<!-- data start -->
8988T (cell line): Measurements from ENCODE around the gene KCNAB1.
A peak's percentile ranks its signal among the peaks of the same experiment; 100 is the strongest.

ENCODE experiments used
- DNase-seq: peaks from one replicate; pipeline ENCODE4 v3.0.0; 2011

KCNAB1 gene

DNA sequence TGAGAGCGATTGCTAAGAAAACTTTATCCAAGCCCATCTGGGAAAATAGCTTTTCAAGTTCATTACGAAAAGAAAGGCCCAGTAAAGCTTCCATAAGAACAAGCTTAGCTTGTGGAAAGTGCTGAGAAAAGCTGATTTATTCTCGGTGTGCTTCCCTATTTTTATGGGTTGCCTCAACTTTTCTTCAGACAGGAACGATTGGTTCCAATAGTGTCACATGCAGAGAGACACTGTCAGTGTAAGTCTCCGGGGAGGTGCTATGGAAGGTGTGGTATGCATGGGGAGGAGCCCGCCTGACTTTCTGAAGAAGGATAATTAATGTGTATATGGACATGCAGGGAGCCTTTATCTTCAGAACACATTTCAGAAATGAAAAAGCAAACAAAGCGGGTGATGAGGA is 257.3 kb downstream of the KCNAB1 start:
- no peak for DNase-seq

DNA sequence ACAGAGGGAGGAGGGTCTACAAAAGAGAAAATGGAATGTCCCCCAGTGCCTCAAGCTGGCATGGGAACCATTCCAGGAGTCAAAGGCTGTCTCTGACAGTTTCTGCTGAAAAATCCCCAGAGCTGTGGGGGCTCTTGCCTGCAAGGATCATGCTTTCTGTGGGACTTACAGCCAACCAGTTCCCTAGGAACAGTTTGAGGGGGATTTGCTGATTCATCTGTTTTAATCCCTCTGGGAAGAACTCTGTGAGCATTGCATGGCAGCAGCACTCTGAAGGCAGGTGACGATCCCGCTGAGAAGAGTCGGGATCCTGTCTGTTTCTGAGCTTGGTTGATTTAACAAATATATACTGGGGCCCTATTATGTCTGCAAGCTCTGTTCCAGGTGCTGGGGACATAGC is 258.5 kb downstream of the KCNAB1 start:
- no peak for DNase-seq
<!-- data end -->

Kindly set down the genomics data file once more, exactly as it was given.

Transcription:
8988T (cell line): Measurements from ENCODE around the gene KCNAB1.
A peak's percentile ranks its signal among the peaks of the same experiment; 100 is the strongest.

ENCODE experiments used
- DNase-seq: peaks from one replicate; pipeline ENCODE4 v3.0.0; 2011

KCNAB1 gene

DNA sequence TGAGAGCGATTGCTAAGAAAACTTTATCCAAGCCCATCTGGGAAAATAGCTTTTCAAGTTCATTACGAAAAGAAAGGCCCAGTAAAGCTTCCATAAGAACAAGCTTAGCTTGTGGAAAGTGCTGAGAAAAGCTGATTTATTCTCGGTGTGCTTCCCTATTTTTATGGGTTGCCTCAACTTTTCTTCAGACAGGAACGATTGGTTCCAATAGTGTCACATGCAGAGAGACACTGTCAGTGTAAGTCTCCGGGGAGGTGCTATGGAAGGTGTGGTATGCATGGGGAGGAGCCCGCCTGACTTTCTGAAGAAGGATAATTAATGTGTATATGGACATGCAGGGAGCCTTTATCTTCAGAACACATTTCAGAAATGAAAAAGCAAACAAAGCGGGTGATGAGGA is 257.3 kb downstream of the KCNAB1 start:
- no peak for DNase-seq

DNA sequence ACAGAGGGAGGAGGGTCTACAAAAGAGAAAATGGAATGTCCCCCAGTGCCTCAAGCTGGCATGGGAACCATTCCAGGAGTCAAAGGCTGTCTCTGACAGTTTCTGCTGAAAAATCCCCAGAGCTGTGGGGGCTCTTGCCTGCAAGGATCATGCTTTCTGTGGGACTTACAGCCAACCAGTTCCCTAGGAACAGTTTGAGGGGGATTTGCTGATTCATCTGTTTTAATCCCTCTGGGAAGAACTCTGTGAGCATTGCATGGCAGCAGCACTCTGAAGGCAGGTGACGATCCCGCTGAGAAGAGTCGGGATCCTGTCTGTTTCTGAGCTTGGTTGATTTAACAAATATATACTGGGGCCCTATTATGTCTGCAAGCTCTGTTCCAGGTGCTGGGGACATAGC is 258.5 kb downstream of the KCNAB1 start:
- no peak for DNase-seq